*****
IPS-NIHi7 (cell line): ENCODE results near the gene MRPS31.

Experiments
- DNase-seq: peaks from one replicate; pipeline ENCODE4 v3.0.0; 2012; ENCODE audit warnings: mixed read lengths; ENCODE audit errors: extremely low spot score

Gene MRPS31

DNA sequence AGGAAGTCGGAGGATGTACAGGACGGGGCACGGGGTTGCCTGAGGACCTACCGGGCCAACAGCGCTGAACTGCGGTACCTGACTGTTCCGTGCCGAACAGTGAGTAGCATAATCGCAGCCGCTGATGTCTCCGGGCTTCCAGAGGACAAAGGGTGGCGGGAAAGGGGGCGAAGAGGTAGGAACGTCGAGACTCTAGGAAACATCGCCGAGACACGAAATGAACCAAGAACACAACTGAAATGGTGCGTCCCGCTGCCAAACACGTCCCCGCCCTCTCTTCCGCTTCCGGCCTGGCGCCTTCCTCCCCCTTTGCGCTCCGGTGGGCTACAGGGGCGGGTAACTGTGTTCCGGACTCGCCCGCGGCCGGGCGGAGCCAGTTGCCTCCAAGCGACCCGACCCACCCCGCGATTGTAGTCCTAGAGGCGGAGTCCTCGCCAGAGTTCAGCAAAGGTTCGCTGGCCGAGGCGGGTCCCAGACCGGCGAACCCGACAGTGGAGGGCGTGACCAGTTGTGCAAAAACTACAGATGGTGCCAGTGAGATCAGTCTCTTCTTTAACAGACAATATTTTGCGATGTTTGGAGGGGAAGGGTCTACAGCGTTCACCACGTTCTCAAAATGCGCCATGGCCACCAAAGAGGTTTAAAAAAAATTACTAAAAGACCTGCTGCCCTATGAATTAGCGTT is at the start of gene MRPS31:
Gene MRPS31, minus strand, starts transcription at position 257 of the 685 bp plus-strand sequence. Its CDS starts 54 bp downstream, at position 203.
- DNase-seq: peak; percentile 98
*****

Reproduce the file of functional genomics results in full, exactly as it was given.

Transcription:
IPS-NIHi7 (cell line): ENCODE results near the gene MRPS31.

Experiments
- DNase-seq: peaks from one replicate; pipeline ENCODE4 v3.0.0; 2012; ENCODE audit warnings: mixed read lengths; ENCODE audit errors: extremely low spot score

Gene MRPS31

DNA sequence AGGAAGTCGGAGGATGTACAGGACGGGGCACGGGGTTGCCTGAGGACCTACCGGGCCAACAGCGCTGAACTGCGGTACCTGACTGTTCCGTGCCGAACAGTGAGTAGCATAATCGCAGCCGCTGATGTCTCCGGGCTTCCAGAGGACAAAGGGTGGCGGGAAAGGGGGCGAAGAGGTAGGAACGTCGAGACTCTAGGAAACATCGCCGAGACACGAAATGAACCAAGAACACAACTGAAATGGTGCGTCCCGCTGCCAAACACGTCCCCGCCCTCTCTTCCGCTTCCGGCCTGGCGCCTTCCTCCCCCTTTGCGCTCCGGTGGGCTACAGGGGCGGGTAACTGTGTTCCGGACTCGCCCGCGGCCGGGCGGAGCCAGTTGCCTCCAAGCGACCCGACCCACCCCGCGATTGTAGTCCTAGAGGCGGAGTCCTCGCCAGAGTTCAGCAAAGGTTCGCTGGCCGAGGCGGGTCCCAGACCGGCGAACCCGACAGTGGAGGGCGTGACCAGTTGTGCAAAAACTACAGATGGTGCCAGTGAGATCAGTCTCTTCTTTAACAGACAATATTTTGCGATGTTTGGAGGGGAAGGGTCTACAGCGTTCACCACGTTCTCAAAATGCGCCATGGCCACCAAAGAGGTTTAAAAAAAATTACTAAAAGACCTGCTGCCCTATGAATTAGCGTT is at the start of gene MRPS31:
Gene MRPS31, minus strand, starts transcription at position 257 of the 685 bp plus-strand sequence. Its CDS starts 54 bp downstream, at position 203.
- DNase-seq: peak; percentile 98